Health Care Access in Arizona Hide Hagen Grand canyon university: HCI 255 February 1, 2015 Recently the Untied States top priority has been to provide accessible and affordable health care to every American. Those that lack access to coverage find it much more difficult to seek proper treatment and when they do they maybe left with astronomical medical bills.
The Commonwealth Fund found that one-third or thirty three percent of Americans forgo health care because of costs and one-fifth or twenty percent are thus left with medical bills that have problems being able to pay. The federal government, through the Affordable Care Act (201 0), has mandated that every person have health coverage in order to insure them proper access to medical care and preventive care. Each state is thus left to decide how they want to remove their own state’s barriers to access and provide coverage.
In Arizona, governor Jan Brewer has proposed to expand Medicaid and Sidecars, through some opposition, as a means to improve health care access. Historically Arizona was one of the last states to implement Medicaid back in 1982, which was seventeen years after then President Lyndon Johnson signed the program into law. Arizona only implemented the program because if they id not they faced the tax dollars that Arizona pay to the federal government going to other states to fund similar programs.
Since then they have made steady progress to insure many individuals. In 2000, Arizona voters passed Proposition 204 to expand Medicaid expansion to residents below a hundred percent of the poverty level and quickly after that Arizona made an agreement with the federal government through a waiver agreement for Arizona to receive federal matching funds to cover the Medicaid population of adults without children, which was a population that did not usually get funding (Roy, A. 2013).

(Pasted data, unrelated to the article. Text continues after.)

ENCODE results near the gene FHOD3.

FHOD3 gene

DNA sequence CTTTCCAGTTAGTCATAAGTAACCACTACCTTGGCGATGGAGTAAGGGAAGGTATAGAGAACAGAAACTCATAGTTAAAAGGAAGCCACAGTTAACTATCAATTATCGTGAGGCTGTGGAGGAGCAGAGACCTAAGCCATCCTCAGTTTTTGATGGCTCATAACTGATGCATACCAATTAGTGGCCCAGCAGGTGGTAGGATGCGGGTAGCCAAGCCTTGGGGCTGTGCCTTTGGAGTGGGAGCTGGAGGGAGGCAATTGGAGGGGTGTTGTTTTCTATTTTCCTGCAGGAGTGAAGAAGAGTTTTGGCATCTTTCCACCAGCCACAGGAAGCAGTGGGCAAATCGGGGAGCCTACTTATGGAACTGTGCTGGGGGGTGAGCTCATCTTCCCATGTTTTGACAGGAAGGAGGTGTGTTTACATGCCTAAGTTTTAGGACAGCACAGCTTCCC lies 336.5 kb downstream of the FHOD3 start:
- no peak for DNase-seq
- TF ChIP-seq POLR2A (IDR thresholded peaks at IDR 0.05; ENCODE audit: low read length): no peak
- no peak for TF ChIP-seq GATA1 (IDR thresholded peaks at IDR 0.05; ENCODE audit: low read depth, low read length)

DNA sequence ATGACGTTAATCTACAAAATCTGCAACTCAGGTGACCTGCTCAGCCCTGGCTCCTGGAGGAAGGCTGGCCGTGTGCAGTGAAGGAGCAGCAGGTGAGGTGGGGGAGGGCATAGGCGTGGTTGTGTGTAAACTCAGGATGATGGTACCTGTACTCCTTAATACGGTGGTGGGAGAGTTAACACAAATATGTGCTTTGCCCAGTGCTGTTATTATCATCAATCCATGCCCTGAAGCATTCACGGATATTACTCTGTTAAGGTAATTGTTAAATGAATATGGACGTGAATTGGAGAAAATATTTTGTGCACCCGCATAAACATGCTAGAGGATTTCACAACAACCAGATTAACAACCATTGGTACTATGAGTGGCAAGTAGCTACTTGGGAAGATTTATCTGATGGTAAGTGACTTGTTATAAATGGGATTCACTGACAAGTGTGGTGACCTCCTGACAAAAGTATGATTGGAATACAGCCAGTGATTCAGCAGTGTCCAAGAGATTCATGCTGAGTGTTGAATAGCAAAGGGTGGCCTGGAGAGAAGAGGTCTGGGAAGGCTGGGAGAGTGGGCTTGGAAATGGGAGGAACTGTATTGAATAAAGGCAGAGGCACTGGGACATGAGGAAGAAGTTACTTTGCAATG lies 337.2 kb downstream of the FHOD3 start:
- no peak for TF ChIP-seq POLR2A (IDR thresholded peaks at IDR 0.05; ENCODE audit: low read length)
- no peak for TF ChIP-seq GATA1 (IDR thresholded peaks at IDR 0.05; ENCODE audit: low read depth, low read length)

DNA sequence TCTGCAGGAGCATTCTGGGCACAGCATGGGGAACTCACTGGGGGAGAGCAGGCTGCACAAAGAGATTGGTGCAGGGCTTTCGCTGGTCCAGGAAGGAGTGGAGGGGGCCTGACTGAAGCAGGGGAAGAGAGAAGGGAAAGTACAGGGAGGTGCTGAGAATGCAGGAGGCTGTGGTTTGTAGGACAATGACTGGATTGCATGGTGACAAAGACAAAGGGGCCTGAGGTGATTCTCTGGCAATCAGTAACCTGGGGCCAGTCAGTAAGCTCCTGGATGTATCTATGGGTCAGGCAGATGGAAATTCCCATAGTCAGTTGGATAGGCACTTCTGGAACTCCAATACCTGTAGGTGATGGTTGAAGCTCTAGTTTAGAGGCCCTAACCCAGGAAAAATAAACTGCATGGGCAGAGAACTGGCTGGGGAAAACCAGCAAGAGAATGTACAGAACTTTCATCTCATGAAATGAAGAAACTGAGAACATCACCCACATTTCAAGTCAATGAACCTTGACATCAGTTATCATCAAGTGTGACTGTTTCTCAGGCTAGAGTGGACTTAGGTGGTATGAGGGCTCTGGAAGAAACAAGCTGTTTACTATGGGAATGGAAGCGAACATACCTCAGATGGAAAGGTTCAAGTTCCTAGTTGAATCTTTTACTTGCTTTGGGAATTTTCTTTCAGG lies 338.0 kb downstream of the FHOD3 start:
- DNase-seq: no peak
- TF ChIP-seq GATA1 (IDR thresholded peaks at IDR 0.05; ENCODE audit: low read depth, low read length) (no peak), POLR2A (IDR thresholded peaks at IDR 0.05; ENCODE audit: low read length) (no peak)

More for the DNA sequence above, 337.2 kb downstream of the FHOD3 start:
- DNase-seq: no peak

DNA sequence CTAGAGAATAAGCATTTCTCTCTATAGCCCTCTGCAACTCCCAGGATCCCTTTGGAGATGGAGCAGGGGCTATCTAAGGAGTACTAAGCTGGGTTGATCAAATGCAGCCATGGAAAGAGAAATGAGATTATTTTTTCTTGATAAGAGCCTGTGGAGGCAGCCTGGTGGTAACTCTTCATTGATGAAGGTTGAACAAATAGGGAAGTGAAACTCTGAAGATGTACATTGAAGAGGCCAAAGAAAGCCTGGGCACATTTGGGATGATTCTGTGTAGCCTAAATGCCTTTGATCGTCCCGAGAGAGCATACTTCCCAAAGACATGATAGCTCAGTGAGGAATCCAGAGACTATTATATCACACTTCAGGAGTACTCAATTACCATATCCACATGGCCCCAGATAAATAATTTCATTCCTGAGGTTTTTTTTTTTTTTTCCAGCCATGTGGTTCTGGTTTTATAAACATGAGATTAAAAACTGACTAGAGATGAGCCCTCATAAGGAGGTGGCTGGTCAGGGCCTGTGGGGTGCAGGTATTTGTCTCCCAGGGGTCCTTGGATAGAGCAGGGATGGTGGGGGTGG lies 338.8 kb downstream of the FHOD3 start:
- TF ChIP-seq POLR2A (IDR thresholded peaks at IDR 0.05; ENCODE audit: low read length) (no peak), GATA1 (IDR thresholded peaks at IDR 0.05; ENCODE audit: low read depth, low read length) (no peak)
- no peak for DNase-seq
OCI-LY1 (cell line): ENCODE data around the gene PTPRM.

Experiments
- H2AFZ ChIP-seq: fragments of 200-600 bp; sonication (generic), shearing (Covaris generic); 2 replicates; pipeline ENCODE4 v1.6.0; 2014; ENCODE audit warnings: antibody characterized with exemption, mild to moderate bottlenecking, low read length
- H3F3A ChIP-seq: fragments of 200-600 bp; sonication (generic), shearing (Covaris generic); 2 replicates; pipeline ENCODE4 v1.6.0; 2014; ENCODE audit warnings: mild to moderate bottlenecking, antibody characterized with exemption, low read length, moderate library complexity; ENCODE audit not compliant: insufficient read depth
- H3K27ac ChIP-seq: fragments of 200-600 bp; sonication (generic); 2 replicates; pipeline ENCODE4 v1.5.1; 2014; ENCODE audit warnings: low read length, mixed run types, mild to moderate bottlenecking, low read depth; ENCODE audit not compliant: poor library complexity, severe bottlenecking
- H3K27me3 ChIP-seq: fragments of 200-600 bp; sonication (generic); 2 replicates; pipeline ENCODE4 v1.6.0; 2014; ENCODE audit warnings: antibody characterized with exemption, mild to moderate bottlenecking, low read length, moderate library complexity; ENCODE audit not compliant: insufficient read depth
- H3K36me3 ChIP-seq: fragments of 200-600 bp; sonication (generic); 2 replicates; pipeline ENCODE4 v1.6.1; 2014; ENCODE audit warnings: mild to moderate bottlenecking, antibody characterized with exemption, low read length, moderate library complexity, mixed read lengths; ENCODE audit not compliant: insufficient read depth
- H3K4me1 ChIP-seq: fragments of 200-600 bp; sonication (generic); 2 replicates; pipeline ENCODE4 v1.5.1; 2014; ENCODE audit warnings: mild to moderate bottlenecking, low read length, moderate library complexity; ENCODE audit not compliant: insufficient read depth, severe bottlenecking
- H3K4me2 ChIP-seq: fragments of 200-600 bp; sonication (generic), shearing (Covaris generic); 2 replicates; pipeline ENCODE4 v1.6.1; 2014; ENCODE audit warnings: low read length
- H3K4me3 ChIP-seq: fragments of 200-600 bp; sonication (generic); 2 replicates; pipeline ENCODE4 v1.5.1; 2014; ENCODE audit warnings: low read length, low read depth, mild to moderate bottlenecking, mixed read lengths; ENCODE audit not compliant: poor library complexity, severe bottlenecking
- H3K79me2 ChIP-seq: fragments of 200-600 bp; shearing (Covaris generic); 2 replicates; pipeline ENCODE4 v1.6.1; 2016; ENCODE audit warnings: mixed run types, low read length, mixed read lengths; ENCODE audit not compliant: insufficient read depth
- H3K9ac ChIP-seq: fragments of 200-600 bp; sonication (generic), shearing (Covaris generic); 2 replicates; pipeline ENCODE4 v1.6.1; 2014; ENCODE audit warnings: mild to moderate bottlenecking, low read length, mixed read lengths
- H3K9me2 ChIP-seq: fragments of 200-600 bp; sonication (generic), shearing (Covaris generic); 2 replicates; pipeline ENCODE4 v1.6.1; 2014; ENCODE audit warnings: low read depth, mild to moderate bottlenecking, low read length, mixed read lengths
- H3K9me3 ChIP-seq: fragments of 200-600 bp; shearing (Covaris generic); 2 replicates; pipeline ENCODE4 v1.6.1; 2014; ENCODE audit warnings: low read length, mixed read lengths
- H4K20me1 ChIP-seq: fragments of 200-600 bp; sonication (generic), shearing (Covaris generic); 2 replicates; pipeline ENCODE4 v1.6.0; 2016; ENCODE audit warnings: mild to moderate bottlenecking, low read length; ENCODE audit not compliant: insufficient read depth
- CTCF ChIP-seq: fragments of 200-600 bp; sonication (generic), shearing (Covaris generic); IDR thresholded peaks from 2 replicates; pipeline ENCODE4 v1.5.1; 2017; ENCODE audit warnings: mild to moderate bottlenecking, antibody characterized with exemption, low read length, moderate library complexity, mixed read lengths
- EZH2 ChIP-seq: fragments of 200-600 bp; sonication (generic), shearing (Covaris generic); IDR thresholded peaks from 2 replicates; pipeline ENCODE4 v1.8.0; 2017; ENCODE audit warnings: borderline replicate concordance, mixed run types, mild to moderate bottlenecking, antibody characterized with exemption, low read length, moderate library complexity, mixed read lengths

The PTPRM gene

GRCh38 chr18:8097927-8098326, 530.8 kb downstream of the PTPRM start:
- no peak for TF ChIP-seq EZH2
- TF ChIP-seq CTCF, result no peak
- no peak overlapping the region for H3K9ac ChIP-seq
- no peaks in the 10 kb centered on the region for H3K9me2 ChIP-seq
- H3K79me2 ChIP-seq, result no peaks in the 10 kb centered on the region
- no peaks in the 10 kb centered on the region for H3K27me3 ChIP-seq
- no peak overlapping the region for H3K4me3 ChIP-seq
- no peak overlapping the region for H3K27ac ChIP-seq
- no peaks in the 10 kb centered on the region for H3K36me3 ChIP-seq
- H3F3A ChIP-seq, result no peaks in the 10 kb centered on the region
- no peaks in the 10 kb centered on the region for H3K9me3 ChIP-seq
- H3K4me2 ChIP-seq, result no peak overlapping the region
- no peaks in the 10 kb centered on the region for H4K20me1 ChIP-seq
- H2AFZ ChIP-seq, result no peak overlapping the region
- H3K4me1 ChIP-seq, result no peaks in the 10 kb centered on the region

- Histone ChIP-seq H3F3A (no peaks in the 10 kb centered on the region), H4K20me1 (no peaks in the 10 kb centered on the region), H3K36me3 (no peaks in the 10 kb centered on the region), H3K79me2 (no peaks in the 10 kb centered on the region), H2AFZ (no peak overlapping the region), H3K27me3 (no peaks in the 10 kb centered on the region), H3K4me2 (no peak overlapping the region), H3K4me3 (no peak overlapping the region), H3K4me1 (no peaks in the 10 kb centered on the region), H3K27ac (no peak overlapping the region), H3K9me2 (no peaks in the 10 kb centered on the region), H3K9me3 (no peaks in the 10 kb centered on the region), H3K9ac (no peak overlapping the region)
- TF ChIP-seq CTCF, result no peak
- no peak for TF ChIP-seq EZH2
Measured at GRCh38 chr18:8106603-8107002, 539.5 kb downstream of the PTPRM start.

During the recession, Medicaid spending rose drastically and Arizona faced a massive budget so they decided to stop reimbursing patients on Medicaid that received an organ transplant in order to save some money. After much criticism the funding was restored for transplant patients. They were also forced to freeze Medicaid eligibility for adults without children, those who were already on the program could stay but no new individuals would be approved for Medicaid. Medicaid went from 227,000 adults without children before the freeze to 86,000, which was a decrease of 141,000 (Roy, A. 013). The waiver agreement made years ago as set to expire in 201 3, so Arizona was faced with the decision to either opt out of the Medicaid expansion that would end coverage to those adults without children or expand Medicaid through the Affordable Care Act (AC) that would raise the federal poverty level to one hundred and thirty-three percent. Arizona governor went with the choice of expanding the Medicaid program. Governor Jan Brewer was elected into the Arizona office in 2009 and served until recently, ending her term in January 2015.
Brewer is a conservative Republican, who was among other Republicans that sued unsuccessfully to overthrow the health law by declaring it was unconstitutional and also was one that did not want to set up the health insurance exchange in Arizona (Cheney, K. 2013). She changed her Stance in regards to the AC and became determined to embrace it and the expansion of Medicaid that the AC would allow by vetoing any legislation that reaches her until the Republican legislation gives in (Cheney, K. 2013).